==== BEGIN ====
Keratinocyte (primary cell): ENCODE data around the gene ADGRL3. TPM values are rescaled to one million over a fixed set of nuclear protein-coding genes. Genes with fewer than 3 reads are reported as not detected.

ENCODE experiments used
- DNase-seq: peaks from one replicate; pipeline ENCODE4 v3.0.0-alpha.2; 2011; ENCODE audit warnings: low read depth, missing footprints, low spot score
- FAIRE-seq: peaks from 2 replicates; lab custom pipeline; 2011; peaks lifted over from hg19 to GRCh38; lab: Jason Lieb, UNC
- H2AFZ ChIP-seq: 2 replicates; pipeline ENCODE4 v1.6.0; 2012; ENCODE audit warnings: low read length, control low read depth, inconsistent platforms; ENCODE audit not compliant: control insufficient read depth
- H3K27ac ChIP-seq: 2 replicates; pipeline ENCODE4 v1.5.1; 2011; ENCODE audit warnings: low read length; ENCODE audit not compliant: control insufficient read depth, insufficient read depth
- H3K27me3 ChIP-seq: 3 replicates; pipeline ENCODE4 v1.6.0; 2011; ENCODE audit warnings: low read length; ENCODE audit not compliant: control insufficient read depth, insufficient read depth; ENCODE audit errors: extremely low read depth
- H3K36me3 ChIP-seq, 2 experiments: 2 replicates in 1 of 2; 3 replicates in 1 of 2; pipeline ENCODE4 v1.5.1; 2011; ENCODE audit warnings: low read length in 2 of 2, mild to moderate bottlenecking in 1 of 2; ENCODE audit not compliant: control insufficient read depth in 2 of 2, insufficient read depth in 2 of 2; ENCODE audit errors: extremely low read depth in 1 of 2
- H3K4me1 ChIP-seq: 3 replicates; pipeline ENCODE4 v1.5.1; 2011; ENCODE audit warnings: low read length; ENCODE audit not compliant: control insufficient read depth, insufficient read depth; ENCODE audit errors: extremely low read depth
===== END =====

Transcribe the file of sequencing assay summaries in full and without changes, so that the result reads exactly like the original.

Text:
Keratinocyte (primary cell): ENCODE data around the gene ADGRL3. TPM values are rescaled to one million over a fixed set of nuclear protein-coding genes. Genes with fewer than 3 reads are reported as not detected.

ENCODE experiments used
- DNase-seq: peaks from one replicate; pipeline ENCODE4 v3.0.0-alpha.2; 2011; ENCODE audit warnings: low read depth, missing footprints, low spot score
- FAIRE-seq: peaks from 2 replicates; lab custom pipeline; 2011; peaks lifted over from hg19 to GRCh38; lab: Jason Lieb, UNC
- H2AFZ ChIP-seq: 2 replicates; pipeline ENCODE4 v1.6.0; 2012; ENCODE audit warnings: low read length, control low read depth, inconsistent platforms; ENCODE audit not compliant: control insufficient read depth
- H3K27ac ChIP-seq: 2 replicates; pipeline ENCODE4 v1.5.1; 2011; ENCODE audit warnings: low read length; ENCODE audit not compliant: control insufficient read depth, insufficient read depth
- H3K27me3 ChIP-seq: 3 replicates; pipeline ENCODE4 v1.6.0; 2011; ENCODE audit warnings: low read length; ENCODE audit not compliant: control insufficient read depth, insufficient read depth; ENCODE audit errors: extremely low read depth
- H3K36me3 ChIP-seq, 2 experiments: 2 replicates in 1 of 2; 3 replicates in 1 of 2; pipeline ENCODE4 v1.5.1; 2011; ENCODE audit warnings: low read length in 2 of 2, mild to moderate bottlenecking in 1 of 2; ENCODE audit not compliant: control insufficient read depth in 2 of 2, insufficient read depth in 2 of 2; ENCODE audit errors: extremely low read depth in 1 of 2
- H3K4me1 ChIP-seq: 3 replicates; pipeline ENCODE4 v1.5.1; 2011; ENCODE audit warnings: low read length; ENCODE audit not compliant: control insufficient read depth, insufficient read depth; ENCODE audit errors: extremely low read depth